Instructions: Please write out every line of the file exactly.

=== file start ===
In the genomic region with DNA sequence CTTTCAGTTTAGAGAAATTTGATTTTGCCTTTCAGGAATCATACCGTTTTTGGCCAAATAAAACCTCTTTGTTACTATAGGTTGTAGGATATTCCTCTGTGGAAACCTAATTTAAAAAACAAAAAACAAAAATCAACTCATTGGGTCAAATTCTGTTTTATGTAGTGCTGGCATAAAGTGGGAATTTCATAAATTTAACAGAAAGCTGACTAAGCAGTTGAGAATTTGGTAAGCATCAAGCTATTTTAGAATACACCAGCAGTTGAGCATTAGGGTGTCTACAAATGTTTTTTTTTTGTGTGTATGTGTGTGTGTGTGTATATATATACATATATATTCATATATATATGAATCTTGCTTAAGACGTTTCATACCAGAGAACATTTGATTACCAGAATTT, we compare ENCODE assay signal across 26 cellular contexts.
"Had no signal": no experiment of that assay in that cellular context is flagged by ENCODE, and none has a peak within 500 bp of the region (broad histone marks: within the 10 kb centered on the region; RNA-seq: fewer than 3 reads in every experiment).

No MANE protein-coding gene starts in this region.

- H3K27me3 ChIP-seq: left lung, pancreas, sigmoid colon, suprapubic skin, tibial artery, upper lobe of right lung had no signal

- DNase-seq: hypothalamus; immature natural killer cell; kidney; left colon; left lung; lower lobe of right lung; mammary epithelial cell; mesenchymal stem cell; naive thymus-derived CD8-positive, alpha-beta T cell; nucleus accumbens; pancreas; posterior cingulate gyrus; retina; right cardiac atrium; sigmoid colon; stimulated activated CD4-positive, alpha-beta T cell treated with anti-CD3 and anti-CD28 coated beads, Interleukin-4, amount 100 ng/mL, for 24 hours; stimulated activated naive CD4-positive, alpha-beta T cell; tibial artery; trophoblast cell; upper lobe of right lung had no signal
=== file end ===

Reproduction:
In the genomic region with DNA sequence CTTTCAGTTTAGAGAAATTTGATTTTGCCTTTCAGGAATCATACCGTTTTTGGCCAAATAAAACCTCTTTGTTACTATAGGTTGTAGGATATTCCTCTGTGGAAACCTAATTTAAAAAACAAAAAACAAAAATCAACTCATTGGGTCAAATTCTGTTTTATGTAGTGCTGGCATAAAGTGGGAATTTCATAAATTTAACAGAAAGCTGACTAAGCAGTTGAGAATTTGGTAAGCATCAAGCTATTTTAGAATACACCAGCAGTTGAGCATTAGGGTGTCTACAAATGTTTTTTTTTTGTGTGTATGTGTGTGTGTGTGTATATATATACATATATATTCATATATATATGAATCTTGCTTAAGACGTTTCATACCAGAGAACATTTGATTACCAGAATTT, we compare ENCODE assay signal across 26 cellular contexts.
"Had no signal": no experiment of that assay in that cellular context is flagged by ENCODE, and none has a peak within 500 bp of the region (broad histone marks: within the 10 kb centered on the region; RNA-seq: fewer than 3 reads in every experiment).

No MANE protein-coding gene starts in this region.

- H3K27me3 ChIP-seq: left lung, pancreas, sigmoid colon, suprapubic skin, tibial artery, upper lobe of right lung had no signal

- DNase-seq: hypothalamus; immature natural killer cell; kidney; left colon; left lung; lower lobe of right lung; mammary epithelial cell; mesenchymal stem cell; naive thymus-derived CD8-positive, alpha-beta T cell; nucleus accumbens; pancreas; posterior cingulate gyrus; retina; right cardiac atrium; sigmoid colon; stimulated activated CD4-positive, alpha-beta T cell treated with anti-CD3 and anti-CD28 coated beads, Interleukin-4, amount 100 ng/mL, for 24 hours; stimulated activated naive CD4-positive, alpha-beta T cell; tibial artery; trophoblast cell; upper lobe of right lung had no signal